Electronic Thesis and Dissertation Repository

Degree

Master of Science

Program

Geography

Supervisor

James Voogt

Abstract

A sensor view model is modified to include trees using a gap probability approach to estimate foliage view factors and an energy budget model for leaf surface temperatures (SUMVEG). The model is found to compare well with airborne thermal infrared (TIR) surface temperature measurements. SUMVEG is used to investigate the influence of trees on thermal anisotropy for narrow field-of-view TIR remote sensors over treed residential urban surfaces. Tests on regularly-spaced arrays of cubes on March 28 and June 21 at latitudes of 47.6°N and 25.8°N show that trees both decrease and increase anisotropy as a function of tree crown and building plan fractions. In compact geometries, anisotropy tends to decrease with tree crown plan fraction, with the opposite in open geometries, though trees taller than building height cause anisotropy to increase for all building plan fractions. These results help better understand and potentially correct urban thermal anisotropy.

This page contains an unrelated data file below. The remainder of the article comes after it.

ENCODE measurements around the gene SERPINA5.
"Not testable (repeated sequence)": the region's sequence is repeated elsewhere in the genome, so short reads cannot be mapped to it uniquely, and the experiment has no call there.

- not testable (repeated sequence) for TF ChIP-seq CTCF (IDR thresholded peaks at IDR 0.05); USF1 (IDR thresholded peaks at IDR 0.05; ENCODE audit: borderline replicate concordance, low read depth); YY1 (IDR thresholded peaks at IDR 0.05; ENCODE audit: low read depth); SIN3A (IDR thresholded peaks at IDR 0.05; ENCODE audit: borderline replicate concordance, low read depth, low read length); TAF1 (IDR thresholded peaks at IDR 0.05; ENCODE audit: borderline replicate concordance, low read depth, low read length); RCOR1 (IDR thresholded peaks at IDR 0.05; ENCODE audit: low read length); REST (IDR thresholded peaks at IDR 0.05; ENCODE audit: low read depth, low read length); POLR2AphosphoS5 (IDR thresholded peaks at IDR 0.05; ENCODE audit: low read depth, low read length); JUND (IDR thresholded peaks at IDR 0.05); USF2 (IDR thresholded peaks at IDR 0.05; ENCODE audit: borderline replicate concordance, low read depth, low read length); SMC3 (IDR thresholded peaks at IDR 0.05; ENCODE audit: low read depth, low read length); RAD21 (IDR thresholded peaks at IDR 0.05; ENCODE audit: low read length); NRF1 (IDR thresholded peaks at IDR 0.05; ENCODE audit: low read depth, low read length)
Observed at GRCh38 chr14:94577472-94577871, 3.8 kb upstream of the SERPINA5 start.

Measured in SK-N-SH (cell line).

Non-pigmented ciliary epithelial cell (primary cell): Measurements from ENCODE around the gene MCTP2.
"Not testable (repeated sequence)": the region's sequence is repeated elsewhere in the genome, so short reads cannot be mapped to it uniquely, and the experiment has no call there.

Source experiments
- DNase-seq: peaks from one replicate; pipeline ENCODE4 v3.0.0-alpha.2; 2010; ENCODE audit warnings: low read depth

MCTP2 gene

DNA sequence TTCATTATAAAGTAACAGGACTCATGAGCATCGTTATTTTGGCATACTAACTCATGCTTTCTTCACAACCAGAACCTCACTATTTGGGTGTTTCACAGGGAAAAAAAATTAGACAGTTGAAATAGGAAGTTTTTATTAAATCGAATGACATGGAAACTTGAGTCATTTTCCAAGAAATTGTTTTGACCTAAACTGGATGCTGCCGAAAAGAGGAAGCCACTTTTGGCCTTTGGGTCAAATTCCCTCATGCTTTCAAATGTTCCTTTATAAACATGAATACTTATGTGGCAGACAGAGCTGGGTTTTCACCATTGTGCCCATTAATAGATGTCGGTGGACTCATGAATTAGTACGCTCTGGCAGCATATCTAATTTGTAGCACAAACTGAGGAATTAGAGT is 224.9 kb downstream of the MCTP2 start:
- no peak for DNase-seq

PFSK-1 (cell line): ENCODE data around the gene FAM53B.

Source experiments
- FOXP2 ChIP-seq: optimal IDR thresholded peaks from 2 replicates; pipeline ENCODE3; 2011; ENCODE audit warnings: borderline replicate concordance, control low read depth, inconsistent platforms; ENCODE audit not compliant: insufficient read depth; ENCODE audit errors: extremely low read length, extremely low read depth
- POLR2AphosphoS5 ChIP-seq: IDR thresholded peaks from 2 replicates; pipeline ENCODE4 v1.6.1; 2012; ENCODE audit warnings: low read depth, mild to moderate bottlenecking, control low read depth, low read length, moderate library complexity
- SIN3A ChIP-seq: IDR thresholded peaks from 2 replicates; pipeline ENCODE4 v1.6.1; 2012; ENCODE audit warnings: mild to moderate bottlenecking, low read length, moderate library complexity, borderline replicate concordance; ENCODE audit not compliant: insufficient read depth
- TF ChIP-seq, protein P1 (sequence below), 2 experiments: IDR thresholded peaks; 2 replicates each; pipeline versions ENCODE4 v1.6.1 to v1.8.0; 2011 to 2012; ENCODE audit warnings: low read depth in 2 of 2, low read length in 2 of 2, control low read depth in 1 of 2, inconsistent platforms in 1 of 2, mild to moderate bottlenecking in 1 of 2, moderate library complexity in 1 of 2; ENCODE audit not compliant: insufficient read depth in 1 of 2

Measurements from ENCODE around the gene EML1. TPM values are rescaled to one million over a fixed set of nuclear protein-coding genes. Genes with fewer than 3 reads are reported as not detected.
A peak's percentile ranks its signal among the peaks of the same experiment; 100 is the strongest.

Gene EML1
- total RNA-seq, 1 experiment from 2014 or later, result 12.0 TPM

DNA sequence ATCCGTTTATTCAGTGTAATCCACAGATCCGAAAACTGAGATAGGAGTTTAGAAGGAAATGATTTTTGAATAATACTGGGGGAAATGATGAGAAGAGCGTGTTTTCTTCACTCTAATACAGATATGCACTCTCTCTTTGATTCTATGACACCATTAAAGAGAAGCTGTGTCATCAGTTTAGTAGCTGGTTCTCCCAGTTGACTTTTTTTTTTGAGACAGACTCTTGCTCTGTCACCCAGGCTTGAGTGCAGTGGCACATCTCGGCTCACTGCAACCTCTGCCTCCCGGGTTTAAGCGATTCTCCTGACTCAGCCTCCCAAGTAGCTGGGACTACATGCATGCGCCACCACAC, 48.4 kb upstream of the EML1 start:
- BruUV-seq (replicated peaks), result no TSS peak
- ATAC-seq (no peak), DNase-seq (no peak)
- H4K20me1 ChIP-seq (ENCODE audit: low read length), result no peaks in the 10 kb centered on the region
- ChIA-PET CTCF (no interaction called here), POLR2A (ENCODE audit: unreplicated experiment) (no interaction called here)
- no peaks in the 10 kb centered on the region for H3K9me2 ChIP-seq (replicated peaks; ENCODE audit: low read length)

Share

COinS